Kallas Remarks by Steve Kallas    –   While we should focus on how good Dallas was (as opposed to how bad Lebron was), it’s hard to listen to Lebron James talk and not root against the guy. He still doesn’t get it. Here’s his quote after he played the Invisible Shrinking Man (again) in Game 6 and went home (to Akron, Ohio?) without an NBA title:

“At the end of the day, all the people that was rooting on me to fail, at the end of the day they gotta wake up tomorrow and have the same life that they had before they woke up today; they got the same personal problems that they had today you know and I’m gonna continue to live the way I wanna live and continue to do the things that I wanna do with me and my family and be happy with that.”

While that may actually be true, it just shows a lack of understanding on Lebron’s part. Here’s a guy who disappeared in virtually every fourth quarter in the finals (did you see this stat? – In the fourth quarter of the six finals games with the lead five points or less one way or the other, Dirk, 26 points, Lebron James, 0 points). Obviously, not only did Lebron disappear in the fourth, he didn’t score one meaningful point with the game still close.

Why would you open your mouth and say something stupid like that (even if true) after you’ve been the key factor in your team failing to win the NBA title?


The other dopey Lebron statements (like “sometimes the ball goes in and sometimes it doesn’t” and that stupid Tweet that essentially said that God didn’t have it in his plans for Lebron to win) almost defy logic. If Lebron really wants to be considered an all-time great, he needs to work on his mid-range game and his outside shot. He’s simply not a very good shooter and, in that respect alone (forget the championships or lack thereof), is no Kobe or Michael Jordan. The notion that God didn’t want him to win this year, well, you can debate that theoretically forever, but I like the answer that God has other things to deal with a little more important than a basketball game.


You can always argue little things one way or the other in terms of a coach and his decisions. You can tell (from “Wired Up”) that coach Erik Spoelstra is not a big rah-rah guy but, rather, is a guy who wants to be cool, calm and collected. While that may generally work, this series cried out for some emotion from someone on the Miami Heat.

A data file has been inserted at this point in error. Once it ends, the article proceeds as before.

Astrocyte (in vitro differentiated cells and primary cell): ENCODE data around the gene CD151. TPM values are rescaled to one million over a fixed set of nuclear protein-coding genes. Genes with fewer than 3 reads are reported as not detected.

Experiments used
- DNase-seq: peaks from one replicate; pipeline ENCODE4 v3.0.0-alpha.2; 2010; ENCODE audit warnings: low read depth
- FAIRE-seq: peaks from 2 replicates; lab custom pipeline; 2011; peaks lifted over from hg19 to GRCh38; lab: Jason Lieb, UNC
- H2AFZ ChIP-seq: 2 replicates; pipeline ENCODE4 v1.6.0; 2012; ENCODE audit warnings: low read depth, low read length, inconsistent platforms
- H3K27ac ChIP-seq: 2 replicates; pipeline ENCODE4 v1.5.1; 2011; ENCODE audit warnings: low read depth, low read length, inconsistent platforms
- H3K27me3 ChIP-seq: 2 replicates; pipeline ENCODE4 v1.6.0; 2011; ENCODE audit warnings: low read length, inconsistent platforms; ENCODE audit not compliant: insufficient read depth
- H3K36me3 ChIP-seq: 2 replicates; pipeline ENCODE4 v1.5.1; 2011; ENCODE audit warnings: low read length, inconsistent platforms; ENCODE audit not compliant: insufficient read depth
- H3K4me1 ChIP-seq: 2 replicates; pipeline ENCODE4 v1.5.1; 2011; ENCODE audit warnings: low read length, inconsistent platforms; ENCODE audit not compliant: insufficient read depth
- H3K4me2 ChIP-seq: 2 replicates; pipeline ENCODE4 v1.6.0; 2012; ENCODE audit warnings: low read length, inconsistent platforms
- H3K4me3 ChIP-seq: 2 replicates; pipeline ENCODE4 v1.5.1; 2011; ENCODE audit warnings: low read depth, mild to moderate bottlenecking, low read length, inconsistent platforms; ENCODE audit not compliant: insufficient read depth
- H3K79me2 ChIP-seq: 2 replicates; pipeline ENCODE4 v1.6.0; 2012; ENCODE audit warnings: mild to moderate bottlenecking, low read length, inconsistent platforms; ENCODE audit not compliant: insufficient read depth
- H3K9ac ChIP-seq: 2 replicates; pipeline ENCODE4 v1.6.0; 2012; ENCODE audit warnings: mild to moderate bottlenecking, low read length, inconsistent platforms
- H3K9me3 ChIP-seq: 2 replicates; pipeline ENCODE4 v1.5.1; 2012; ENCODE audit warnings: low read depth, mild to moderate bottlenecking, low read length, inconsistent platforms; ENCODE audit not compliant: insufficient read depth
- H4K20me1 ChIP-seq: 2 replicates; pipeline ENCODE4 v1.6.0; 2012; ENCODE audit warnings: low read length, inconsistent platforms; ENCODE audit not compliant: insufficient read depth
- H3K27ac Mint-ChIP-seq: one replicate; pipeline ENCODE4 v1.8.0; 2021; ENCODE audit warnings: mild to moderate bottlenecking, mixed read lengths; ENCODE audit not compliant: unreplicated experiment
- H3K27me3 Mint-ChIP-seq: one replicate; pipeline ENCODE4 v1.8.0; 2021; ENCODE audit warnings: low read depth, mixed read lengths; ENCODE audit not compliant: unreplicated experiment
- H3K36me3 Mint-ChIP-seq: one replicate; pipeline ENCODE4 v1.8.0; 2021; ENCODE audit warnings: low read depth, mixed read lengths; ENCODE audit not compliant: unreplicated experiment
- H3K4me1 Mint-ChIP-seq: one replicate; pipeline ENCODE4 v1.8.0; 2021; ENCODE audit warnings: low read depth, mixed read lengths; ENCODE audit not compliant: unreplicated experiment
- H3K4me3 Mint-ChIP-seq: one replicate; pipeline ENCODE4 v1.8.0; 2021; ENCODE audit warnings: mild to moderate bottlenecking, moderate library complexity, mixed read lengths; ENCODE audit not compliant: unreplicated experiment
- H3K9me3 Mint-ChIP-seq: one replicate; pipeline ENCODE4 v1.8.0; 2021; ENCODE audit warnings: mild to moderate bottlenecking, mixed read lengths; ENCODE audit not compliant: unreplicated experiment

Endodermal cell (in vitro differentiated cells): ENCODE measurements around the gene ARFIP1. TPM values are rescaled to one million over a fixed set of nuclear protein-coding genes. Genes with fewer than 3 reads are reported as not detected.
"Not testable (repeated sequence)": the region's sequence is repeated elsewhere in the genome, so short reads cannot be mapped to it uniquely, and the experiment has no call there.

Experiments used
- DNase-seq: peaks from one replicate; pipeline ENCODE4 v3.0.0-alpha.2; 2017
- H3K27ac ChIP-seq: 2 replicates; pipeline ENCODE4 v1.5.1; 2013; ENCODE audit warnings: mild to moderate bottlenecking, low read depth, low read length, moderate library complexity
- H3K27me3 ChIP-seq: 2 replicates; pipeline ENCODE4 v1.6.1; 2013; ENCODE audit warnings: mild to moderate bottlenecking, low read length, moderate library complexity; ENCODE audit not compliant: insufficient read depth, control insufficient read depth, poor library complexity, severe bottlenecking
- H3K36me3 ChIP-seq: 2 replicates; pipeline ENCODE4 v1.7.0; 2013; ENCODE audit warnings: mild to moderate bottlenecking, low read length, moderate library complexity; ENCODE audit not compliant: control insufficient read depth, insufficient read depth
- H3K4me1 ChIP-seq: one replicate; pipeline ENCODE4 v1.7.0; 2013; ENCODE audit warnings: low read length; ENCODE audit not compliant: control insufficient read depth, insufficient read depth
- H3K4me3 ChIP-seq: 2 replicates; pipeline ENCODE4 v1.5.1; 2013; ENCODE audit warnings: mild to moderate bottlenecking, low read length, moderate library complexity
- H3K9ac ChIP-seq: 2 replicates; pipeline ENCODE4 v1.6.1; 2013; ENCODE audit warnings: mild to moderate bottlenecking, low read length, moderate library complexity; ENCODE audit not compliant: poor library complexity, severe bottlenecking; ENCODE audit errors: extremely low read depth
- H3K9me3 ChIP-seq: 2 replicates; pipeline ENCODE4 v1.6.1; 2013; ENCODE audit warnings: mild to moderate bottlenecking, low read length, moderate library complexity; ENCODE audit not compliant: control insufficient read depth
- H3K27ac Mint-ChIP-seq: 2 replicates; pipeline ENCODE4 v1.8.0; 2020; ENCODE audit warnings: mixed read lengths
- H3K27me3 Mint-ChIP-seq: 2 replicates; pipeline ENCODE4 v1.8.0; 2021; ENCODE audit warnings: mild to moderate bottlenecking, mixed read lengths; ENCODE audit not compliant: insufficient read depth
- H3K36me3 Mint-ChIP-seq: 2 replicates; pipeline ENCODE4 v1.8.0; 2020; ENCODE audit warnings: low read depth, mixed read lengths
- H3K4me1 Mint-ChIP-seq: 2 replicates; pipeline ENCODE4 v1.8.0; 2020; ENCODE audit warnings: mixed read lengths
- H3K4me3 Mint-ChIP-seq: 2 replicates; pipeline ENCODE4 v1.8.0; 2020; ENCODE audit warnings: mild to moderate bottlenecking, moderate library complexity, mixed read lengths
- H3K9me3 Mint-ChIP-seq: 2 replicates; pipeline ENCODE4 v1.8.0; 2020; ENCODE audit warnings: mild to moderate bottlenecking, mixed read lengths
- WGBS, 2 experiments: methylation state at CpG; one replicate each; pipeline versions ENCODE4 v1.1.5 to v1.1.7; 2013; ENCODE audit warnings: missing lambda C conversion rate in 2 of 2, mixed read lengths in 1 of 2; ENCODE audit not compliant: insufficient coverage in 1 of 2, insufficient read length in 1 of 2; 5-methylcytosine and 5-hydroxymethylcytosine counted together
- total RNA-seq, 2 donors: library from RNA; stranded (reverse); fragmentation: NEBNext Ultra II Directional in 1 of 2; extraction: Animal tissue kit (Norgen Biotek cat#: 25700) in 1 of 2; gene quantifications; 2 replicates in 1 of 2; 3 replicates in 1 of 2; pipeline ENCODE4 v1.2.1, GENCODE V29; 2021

The coach was as good an option as anyone else – but it never happened.

But the real problem, repeated time and time (and time) again by Spoelstra and the Miami coaching staff, was the failure to double Dirk Nowitzki with the game on the line on not one, not two, but THREE occasions (seriously). At the end of Game 2, Spoelstra (inexplicably) had Chris Bosh guarding Dirk. Dirk easily went by Bosh to score a left-handed lay-up to win Game 2.

In Game 3, according to the coach, Udonis Haslem asked to guard Dirk with the game on the line (apparently, that didn’t dawn on the Miami staff as a better option than Bosh). Haslem contested Dirk, who got a decent look at a fadeaway 16-footer that was a little strong. Miami wins.

In Game 4, with Dallas up one, Haslem again guarded Dirk, who put the ball on the floor and went right by Haslem for an easy righty lay-up (with a flat-footed Lebron standing five feet from Dirk) to put Dallas up three.

The fact that it never dawned on anyone to double Dirk, to take the ball out of his hands, to let ANYONE not named Dirk Nowitzki (as opposed to Dirk himself) beat you, is one of the great mysteries of all-time. Two out of the three games were essentially decided in Dallas’ favor by this questionable defense; indeed, the third could have been a win as well but Dirk just missed the jumper.

Hard to believe that Miami will play it this way if they ever meet again in the finals.


Rick Carlisle became the Coach of the Year with his “decisions” in the playoffs. The most important, by far, was the decision to put JJ Barea into the starting lineup when many were stating that he should be on the bench. But, clearly, Barea had a case of nervousness at the beginning of the series. In Game 1 he had five or six easy looks and missed them all. But, eventually, he was a key component to Dallas winning the Championship.

Here are the numbers: In Games 1-3, coming off the bench, Barea was 5-23 from the floor with only five assists. In Games 4-6, in a starting role, Barea changed the series, going 16-32 from the floor and adding 13 assists.

Lebron James might have shut down NBA MVP Derrick Rose in the Chicago series, but he couldn’t guard JJ Barea in the NBA Finals.

Neither could anybody else (thankfully, Jon Barry of ESPN recognized this, stating on multiple occasions that Barea “changed the series” – very few people understood this until the series was over).


At the start of the playoffs, Dallas seemed to be what they always were – one superstar with a bunch of very good players. They never defended really well and always came up short. But the addition of Tyson Chandler (and his use by Carlisle) was also a key to Dallas getting over the hump.

Chandler solidified the middle, was a rebounding force both offensively and defensively and could even score at times when really needed. He (plus Carlisle’s use of a zone defense to turn Miami into jump shooters) was the missing piece that differentiated this Dallas group from all the previous ones.

Carlisle eventually made him the main pick (as opposed to Nowitzki) on the pick and roll – which led to open shots for Dirk and virtually everybody else on the Mavericks.

These changes – and a will to win from guys looking for their first title like Jason Kidd, Jason Terry and Shawn Marion (in addition to Dirk) – helped Dallas win their first NBA title.

 © Copyright 2011 by Steve Kallas.  All rights reserved.

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